THE U.S. ELECTION of 1992 was famously acrimonious and ended with upstart Bill Clinton defeating incumbent George H.W. Bush. It wasn’t the most promising scenario for a cordial transfer of power. But when Clinton took possession of the Oval Office, he found a gracious letter that Bush had left behind, wishing him luck and telling the new president not to be overly discouraged by the critics. The note concluded with the words “I am rooting hard for you.” I think of this as the gold standard for the way a retiring leader should welcome a successor.
While there are notable exceptions in all fields, the majority of countries, companies, and colleges experience changes of top leadership on a fairly regular basis, and many have established strict protocols for handing over the reins. Indeed, succession planning is a top priority for any organization that wants to remain functional and productive into the future.
But succession planning can be an unwieldy activity at the university, where many stakeholders have a voice in the process of selecting the next leader. What can business schools do to ensure a smooth transfer of command? In “Transition of Power,” four individuals who recently stepped down as deans describe the actions they took to ease the way for their successors and offer their recommendations to any other deans planning to leave the office. The advice is pretty straightforward, according to Mel Stith, former dean at Syracuse University. “Stay out of the building. You’ve had your day. If you wanted to keep having an impact, then you should have stayed on as dean.”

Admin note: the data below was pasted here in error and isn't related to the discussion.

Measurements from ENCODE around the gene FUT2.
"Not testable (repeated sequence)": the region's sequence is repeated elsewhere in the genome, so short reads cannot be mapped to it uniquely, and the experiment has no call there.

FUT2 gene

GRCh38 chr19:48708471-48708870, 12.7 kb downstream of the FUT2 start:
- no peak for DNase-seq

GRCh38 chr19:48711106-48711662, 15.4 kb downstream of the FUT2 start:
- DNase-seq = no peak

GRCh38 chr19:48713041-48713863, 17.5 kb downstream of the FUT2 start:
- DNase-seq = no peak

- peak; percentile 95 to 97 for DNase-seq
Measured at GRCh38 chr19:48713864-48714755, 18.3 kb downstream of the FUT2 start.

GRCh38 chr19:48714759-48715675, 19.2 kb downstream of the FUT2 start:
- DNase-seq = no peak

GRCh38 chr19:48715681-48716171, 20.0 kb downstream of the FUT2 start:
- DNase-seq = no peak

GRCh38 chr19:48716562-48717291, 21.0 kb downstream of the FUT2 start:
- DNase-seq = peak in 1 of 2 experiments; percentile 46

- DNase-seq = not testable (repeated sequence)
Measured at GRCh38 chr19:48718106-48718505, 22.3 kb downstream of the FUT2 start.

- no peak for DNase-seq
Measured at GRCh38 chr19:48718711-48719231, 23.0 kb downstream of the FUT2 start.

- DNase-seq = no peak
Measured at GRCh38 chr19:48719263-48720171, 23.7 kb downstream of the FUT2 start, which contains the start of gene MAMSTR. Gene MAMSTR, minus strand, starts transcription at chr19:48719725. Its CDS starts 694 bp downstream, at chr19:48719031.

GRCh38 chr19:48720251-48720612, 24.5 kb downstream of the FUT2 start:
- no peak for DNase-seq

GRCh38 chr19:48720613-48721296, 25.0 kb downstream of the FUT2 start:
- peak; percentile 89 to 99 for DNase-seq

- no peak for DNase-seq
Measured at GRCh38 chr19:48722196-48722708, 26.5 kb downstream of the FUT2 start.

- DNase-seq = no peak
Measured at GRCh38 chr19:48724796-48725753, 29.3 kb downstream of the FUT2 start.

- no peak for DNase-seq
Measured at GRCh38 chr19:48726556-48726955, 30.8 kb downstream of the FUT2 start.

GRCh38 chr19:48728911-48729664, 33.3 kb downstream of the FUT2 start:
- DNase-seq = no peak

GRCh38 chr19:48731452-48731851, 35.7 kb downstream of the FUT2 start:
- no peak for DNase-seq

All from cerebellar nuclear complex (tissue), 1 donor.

New deans aren’t the only business school leaders prepping for leadership roles; professors are frequently stepping into administrative positions as department heads and faculty chairs. Unfortunately, many of them feel as if they haven’t been adequately trained for their new responsibilities. That’s the issue that Washington University’s Jackson Nickerson and AACSB’s Patrick Cullen discuss in “Training Great Leaders.” They surveyed hundreds of deans to discover what kind of preparation these leaders wished they’d gotten before they became administrators—and how these deans groom their own faculty to become leaders at every level of the school.
Leadership and succession planning aren’t the only topics we tackle in this issue of BizEd. We also take a look at the challenges faced by people on the very opposite spectrum of retiring deans— students who are just starting out in their careers. Amy Jo Carpenter leads Tennessee Tech University’s Student to Career program, which is designed to make sure graduates have the poise and professionalism to succeed in the workplace. She helps them perfect every aspect of their presentations, from their
clothes to their table manners to their “personal brands.” Read how she does it in “Polish, Practice, Prepare.”
There’s a common theme between these two sets of articles: It’s essential for everyone to develop the right skills for the job, whether they’re stepping up
or stepping down. It’s clear that b-school administrators have a role to play in either case—not just as cheerleaders who root for these individuals to succeed, but as mentors who provide them with the skills they’ll need to be leaders both on and off campus.